What would we give to live Sept. 10, 2001, again?
For most it was a Monday filled with Monday's rituals: the beginning of a new work week, family home evening, perhaps an hour or two watching the football game. Who knew that Monday would be the day before a new generation would suffer its own day of infamy?
Tuesday yanked us from Monday's comfort and routine. The world witnessed horror from their living rooms and workplaces. Footage of broken planes and buildings stretched across television screens, carving ugly images in our minds. Hijackers, terrorism and death defined the day. People gasped, asked why and wept. Mothers and fathers fulfilled a sad duty, telling their children that bad people had done bad things. Evil delivered a swift kick.
Yet the wickedness of Sept. 11 co-existed with remarkable goodness. Woven among the hateful scenes were episodes of decency. We learned stories of men and women at the World Trade Center towers who began their morning as perhaps stock traders or custodians — then put on the hero's hat when that first hijacked plane veered into their offices. There were sustaining accounts of strangers helping one another down darkened stairs in a race to safety. And a news report of an injured Pentagon worker soothing her endangered co-workers with the only rescue tool in her quiver — a prayer.
Armies of police officers, firefighters and medical professionals soon descended on the disaster sites. Enlisting know-how and big hearts, they searched for survivors among the rubble. Scores of such lifesavers would lose their own lives.
Soon a nation groaning with pain and rage began looking for ways to help. Many living near New York or Washington, D.C., made their way to the attack's "ground-zero," finding ways to volunteer or support professional rescue crews. Others erected make-shift memorials around the dust-laden crime scene, cheering encouragement as relief workers began and ended their exhausting shifts. Even Manhattan-area school children aided hungry rescue workers by offering their own form of homemade comfort — peanut-butter and jelly sandwiches stuffed into little plastic bags alongside hand-scribbled notes of appreciation.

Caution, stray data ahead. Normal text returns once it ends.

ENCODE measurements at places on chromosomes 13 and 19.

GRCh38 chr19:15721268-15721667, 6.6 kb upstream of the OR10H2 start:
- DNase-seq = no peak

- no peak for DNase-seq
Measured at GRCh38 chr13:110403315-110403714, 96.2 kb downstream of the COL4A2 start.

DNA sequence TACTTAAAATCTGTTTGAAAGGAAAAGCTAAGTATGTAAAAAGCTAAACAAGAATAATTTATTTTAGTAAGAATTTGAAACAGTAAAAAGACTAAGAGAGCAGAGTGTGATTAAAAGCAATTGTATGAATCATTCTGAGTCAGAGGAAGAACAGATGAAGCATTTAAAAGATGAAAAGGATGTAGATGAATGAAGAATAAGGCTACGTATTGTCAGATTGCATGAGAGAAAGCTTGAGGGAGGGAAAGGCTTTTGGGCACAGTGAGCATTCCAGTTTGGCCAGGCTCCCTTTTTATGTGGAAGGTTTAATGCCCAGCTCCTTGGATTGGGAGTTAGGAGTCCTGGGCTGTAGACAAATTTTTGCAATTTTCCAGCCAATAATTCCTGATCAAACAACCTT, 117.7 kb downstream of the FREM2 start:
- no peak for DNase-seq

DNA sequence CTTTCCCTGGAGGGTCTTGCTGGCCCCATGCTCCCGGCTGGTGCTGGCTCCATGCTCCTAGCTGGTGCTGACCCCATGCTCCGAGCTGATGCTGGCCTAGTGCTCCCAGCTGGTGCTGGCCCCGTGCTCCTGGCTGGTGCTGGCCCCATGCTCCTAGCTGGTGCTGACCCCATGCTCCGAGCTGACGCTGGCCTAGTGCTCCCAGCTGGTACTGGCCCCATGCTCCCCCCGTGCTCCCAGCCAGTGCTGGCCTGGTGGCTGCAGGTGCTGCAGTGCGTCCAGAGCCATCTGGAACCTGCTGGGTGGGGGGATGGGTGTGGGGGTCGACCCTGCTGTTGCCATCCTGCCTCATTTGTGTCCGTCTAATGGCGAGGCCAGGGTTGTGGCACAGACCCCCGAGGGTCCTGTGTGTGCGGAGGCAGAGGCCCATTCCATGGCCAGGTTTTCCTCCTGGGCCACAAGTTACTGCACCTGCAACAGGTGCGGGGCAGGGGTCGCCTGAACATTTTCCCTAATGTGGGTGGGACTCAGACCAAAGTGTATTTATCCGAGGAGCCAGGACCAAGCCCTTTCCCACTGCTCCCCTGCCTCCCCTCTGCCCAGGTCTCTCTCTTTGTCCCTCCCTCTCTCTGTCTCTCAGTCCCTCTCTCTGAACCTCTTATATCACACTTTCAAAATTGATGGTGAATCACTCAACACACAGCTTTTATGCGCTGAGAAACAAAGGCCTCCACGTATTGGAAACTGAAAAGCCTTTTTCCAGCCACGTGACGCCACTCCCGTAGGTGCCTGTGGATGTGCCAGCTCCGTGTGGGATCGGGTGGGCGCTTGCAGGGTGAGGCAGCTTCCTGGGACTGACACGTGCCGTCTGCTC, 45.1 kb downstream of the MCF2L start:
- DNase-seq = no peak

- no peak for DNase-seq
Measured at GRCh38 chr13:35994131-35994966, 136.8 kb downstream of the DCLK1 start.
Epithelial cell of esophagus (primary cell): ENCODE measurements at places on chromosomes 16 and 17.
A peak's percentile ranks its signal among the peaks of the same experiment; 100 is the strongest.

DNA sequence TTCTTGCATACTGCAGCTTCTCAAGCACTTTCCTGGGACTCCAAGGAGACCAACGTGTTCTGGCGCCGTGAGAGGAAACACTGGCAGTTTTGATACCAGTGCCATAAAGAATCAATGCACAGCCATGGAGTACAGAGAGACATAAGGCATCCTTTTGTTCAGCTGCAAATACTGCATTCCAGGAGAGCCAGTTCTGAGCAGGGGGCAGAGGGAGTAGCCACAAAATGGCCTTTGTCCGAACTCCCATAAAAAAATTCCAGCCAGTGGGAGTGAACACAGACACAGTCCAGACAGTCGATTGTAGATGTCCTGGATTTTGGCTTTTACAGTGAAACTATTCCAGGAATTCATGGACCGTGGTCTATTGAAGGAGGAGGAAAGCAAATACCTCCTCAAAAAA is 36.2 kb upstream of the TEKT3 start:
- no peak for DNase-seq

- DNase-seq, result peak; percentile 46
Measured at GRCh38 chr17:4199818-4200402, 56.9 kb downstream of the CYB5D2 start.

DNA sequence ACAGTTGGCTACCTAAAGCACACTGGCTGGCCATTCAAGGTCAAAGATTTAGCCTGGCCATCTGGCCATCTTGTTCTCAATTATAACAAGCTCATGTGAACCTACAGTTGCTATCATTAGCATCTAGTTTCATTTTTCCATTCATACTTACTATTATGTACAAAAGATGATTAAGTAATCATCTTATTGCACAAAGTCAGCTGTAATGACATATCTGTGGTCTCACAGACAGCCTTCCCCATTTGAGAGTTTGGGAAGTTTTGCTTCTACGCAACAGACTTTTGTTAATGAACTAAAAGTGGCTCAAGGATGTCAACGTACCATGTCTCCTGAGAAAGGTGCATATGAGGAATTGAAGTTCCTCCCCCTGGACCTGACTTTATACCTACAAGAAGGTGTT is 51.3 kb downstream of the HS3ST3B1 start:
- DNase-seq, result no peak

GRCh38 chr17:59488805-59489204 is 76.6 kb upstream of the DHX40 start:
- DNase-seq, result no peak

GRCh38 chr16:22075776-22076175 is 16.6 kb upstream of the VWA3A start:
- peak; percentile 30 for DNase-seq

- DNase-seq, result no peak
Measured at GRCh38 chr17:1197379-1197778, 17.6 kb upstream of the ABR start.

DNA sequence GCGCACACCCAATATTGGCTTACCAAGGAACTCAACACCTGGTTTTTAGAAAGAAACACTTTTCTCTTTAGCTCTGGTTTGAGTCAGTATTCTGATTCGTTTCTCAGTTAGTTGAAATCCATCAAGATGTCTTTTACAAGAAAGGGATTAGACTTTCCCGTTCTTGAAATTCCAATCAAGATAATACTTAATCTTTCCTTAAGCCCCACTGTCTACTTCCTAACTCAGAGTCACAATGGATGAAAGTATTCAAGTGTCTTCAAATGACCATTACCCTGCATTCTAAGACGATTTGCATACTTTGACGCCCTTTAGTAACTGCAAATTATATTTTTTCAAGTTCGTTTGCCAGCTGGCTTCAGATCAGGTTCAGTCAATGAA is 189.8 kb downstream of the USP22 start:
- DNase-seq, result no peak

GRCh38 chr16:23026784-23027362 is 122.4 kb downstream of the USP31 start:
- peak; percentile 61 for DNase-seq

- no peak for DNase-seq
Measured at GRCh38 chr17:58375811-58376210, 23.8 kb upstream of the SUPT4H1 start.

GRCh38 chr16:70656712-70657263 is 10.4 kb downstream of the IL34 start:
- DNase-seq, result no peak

Americans who live far from the tragedies of the East Coast also answered their country's call. Rescue workers from as far away as Los Angeles traveled to New York and worked shoulder-to-shoulder with colleagues from an injured city. Rank-and-file folk also responded, waving millions of American flags from their front porches, flag poles and car antennas. Thousands have rolled-up their sleeves and offered a vein to answer the ongoing petition for blood. And children have dedicated poems and Crayola masterpieces to victims and their families — uniting symbols of remembrance and patriotic grit.
We have watched elected officials and folks from partisan backgrounds set aside differences and unite for the common good. Dozens of nations outside the United States have condemned the attacks while offering sympathy and support. Their citizens have mourned — knowing hatred is no respecter of ethnicity, race, nationality or religion.
Many, of course, have enlisted the Comforter's comfort — gathering at chapels, cathedrals, synagogues and mosques for spiritual sustenance.
Centuries ago, the prophet Lehi taught his son, Jacob, "there is an opposition in all things." (2 Nephi 2: 11.) With wickedness comes righteousness. With misery there is holiness. Today, Lehi speaks to us. We know evil. Now be counted among the good.
On the day of the attack, President Gordon B. Hinckley reminded a wounded world that Christ is "shining through the heavy overcast of fear and anger." Find peace in President Hinckley's words and remember the Savior's comforting promise: "Come unto me, all ye that labour and are heavy laden, and I will give you rest." (Matthew 11:28.)
The coming weeks, months or even years may offer many heavy-laden moments. No one need bear them alone.